If you are snoring and having sleep apnea your doctor will recommend a sleep study test-called a sonogram. I believe every Parkinson’s patient should have this done at some point in their disease process. This will also help evaluate for restless leg and periodic leg movements as well as REM behavior ( acting out in sleep your dreams when your body is supposed to be paralyzed!) so that adequate treatments can then be given. One sign that you might have sleep apnea is early morning headache or awaking from sleep with headache. Tegretol or Klonopin are some of the medications used for REM sleep disorders.
Do not drink alcohol particularly after dinner since this tends to interfere with sleep pattern may help to fall asleep quickly but will often arouse you because it causes shallow sleep patterns plus it can severely worsen sleep apnea. If trouble falling asleep- Do Not drink caffeinated beverages after noon and limit amount to one a day as well as try taking decaf products. These still contain caffeine only 50% less so you won’t feel totally deprived. If you smoke consider cessation since this is a stimulant. Increase physical activity– being active helps to deepen sleep.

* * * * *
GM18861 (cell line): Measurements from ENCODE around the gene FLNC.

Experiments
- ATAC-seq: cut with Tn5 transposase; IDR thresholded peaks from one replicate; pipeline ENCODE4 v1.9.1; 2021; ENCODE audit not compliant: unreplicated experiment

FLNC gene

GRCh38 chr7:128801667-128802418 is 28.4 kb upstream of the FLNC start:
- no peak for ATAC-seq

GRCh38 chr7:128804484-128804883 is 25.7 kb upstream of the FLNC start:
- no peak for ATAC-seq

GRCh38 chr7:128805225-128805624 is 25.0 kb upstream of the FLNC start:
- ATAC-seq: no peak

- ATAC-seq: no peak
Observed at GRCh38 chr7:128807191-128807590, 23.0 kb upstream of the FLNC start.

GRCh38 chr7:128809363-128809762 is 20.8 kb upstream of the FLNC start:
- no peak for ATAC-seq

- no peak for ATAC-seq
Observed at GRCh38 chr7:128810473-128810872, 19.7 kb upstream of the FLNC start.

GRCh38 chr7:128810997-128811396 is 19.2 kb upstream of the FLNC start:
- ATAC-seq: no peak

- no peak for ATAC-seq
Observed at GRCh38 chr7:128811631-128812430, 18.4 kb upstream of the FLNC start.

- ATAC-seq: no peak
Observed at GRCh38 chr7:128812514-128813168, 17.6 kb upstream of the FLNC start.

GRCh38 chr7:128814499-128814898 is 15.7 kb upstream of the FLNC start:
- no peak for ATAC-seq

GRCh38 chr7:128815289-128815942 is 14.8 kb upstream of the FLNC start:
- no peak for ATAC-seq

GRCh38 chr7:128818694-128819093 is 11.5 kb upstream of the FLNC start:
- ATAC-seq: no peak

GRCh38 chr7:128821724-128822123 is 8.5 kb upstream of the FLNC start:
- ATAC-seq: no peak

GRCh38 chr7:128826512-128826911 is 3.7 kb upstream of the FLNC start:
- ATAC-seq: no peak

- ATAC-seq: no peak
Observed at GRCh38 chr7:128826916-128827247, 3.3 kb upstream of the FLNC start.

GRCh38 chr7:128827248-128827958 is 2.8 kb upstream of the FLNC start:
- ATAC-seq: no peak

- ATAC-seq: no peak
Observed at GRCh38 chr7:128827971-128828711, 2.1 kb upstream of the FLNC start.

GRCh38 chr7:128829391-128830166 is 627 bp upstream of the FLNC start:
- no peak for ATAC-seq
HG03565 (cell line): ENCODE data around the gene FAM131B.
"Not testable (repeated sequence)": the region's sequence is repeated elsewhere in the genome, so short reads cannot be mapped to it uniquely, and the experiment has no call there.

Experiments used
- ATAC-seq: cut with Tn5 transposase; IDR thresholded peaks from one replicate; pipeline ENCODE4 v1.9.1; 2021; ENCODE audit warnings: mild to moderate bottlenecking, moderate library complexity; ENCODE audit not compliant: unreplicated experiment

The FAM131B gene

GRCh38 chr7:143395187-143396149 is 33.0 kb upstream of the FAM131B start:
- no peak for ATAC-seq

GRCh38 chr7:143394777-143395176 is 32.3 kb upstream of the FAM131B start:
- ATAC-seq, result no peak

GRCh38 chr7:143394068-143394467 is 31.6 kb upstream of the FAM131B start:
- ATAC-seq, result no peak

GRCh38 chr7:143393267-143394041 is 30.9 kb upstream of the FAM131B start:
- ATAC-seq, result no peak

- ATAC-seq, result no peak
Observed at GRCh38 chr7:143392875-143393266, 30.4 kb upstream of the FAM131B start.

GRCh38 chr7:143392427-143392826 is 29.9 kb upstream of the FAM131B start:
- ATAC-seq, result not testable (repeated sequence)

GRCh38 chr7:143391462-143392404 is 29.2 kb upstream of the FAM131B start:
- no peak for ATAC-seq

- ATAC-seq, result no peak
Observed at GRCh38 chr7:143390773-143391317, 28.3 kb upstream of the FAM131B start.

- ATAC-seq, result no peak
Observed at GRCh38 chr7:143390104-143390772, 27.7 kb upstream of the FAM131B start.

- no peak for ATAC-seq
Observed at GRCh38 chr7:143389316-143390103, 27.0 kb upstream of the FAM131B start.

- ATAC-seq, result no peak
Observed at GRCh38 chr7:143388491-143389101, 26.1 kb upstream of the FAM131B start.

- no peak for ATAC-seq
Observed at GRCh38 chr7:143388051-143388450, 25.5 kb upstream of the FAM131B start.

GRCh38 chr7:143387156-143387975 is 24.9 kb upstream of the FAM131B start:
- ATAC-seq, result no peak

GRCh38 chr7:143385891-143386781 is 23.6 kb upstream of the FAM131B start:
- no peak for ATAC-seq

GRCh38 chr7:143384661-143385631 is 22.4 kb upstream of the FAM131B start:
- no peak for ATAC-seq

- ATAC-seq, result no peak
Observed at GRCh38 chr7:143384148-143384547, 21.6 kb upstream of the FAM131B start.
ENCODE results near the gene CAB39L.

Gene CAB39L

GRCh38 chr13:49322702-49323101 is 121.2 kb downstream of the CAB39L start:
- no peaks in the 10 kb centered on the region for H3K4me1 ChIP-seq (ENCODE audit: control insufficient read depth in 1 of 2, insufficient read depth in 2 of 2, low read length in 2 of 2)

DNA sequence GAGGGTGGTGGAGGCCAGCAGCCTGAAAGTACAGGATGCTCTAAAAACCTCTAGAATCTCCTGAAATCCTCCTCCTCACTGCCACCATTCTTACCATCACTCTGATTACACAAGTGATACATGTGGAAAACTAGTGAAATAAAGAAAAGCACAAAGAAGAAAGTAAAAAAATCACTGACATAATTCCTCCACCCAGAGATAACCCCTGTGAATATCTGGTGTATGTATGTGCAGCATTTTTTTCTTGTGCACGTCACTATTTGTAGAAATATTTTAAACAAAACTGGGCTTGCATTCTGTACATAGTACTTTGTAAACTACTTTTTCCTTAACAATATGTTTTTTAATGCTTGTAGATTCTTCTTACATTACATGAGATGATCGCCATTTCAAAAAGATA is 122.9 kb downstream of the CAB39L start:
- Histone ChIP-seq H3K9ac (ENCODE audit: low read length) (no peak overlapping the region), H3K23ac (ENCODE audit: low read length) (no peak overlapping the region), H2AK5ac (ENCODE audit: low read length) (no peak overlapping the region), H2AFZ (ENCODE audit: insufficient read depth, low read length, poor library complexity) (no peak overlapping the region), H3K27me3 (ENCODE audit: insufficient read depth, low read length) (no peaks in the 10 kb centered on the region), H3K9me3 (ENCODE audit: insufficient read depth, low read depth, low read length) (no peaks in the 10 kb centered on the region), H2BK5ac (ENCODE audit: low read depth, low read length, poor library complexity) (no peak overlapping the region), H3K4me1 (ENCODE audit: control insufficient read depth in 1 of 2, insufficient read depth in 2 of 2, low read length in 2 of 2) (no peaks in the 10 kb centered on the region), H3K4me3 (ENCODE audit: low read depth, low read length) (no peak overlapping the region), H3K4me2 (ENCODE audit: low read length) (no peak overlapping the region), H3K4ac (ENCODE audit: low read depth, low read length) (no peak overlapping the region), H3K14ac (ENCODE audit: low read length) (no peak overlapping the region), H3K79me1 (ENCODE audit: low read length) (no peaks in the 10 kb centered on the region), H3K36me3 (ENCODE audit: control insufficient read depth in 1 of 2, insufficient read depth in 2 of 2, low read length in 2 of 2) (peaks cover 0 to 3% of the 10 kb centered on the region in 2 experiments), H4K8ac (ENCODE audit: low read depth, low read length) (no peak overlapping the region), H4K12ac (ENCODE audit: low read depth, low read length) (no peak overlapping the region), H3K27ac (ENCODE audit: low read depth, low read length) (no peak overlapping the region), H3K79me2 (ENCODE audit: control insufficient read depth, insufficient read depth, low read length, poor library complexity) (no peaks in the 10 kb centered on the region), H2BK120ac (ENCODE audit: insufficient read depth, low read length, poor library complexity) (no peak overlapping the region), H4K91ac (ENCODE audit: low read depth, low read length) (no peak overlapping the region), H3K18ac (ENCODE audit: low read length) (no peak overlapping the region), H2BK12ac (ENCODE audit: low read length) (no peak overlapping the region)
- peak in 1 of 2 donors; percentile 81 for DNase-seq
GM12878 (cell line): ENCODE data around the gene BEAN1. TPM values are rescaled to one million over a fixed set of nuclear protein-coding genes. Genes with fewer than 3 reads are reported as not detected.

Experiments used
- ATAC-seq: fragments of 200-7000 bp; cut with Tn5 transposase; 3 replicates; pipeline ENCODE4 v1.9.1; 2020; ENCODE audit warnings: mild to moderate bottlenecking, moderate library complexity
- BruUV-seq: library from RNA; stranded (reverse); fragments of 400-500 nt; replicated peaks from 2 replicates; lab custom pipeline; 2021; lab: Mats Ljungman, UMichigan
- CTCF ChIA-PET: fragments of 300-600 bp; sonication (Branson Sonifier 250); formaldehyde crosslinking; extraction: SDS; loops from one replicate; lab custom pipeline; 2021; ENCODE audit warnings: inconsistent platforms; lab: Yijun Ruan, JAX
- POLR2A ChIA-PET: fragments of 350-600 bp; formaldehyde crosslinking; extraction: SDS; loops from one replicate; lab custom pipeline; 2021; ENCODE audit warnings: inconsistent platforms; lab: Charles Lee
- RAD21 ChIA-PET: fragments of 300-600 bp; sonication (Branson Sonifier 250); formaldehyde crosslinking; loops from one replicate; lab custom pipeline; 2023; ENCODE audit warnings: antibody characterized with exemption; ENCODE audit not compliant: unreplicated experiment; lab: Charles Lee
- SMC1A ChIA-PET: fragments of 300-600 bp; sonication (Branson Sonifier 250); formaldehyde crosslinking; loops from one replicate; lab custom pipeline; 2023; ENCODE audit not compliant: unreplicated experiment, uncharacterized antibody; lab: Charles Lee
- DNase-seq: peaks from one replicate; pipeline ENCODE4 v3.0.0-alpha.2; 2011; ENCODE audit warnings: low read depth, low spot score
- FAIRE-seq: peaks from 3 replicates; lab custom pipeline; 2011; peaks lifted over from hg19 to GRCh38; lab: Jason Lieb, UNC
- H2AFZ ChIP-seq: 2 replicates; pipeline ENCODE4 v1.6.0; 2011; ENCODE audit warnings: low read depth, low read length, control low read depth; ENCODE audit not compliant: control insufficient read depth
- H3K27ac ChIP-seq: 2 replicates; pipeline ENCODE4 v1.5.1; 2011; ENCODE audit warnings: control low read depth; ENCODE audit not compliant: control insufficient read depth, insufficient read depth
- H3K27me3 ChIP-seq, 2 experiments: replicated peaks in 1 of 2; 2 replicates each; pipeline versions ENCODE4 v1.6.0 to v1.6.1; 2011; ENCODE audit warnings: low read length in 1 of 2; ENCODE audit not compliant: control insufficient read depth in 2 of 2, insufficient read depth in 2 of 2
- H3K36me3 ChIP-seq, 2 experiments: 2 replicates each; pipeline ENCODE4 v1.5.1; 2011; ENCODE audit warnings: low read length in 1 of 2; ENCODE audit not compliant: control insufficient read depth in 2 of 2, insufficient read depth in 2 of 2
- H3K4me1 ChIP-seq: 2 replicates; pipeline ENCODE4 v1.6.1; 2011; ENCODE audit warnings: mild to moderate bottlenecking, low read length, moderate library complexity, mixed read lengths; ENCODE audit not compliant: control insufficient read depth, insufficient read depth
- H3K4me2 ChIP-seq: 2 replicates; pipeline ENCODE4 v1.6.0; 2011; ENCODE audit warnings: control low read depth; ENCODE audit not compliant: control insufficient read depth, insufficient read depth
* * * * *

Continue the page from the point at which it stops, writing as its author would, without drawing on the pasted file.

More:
If pain is a factor- your doctor will have to evaluate the source and treat accordingly. As he or she will also have to adjust dosages of medications if experiencing wearing off or freezing in bed and getting stuck. Likewise if having hallucinations. Therefore, if you are having any sleep disturbances make sure you speak with your physician as soon as possible since there is usually a good and effective treatment for most of the problems of sleep. Make sure you do not make any changes to your medication regimen without first consulting your doctor.
Dr. M. De Leon is a movement disorder specialist on sabbatical, PPAC member and research advocate for PDF (Parkinson’s Disease Foundation); Texas State Assistant Director for PAN (Parkinson’s Action Network). You can learn more about her work at http://www.facebook.com/defeatparkinsons101 you can also learn more about Parkinson’s disease at www.pdf.org or at www.wemove.org; http://www.aan.org, http://www.defeatparkinsons.blogspot.com All materials here forth are property of Defeatparkinsons. without express written consent, these materials only may be used for viewers personal & non-commercial uses which do not harm the reputation of Defeatparkinsons organization or Dr. M. De Leon provided you do not remove any copyrights. To request permission to reproduce release of any part or whole of content, please contact me at email@example.com contributor http://www.assisted-living-directory.com